Jones has edited the nine essays of this volume into three sections. The first three essays engage in methodological issues: Paul Kollman discusses strategies for weighing historical evidence, Mrinalini Sebastian highlights the importance of knowing the frameworks of missionary authors, and Esther Mombo explores the difficulties of writing African Christian women’s histories. The second set of three essays takes readers to the first generation of Roman Catholics in Latin America and Asia: Haruko Ward argues that Japanese translations of European Catholic source materials give insight into the communal mindset of Japanese Christian women working with Jesuit missionaries, Yanna Yannakakis demonstrates how translations were manipulated by political actors in Mexico, and Kenneth Mills examines the unreliable accounts of a Spanish visitor to South America to explore indigenous Christianity in Peru.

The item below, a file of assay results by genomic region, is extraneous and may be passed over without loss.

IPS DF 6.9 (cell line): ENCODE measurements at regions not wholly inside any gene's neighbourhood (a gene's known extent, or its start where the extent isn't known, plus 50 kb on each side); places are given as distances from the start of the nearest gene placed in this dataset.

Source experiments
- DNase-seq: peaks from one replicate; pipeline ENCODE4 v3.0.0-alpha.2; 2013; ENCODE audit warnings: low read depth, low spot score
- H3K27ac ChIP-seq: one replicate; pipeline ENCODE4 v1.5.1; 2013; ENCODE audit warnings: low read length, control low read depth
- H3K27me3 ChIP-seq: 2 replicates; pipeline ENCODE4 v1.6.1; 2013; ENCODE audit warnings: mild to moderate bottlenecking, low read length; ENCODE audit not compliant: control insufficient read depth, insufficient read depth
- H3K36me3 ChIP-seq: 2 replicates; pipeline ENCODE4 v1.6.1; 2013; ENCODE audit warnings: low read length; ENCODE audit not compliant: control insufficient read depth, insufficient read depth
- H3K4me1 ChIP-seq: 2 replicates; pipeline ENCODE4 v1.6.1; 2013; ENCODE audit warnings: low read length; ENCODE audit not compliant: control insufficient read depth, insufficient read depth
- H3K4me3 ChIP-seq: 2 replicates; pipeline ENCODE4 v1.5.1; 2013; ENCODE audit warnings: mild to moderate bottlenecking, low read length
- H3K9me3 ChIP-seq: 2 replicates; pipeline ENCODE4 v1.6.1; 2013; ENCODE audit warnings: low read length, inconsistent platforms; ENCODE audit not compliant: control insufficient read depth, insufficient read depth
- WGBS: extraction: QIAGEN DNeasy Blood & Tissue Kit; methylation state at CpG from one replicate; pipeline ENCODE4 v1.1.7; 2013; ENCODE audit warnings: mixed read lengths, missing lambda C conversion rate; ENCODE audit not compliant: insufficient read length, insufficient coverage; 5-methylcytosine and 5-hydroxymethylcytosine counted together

The third set of three essays reaches the 19th and 20th centuries, as formerly colonized Christians struggled to liberate themselves from European control. Christopher Vecsey details the difficulty Native Christians faced in getting European Christians to take seriously their articulations of Native Christianity, Adrian Hermann investigates the publishing activities of Catholics in the Philippines seeking independence from Spain and Rome, and Jay Carney narrates the life of a Rwandan Roman Catholic bishop to reveal how the late 20th-century genocide was not an inevitable trajectory of the country’s history.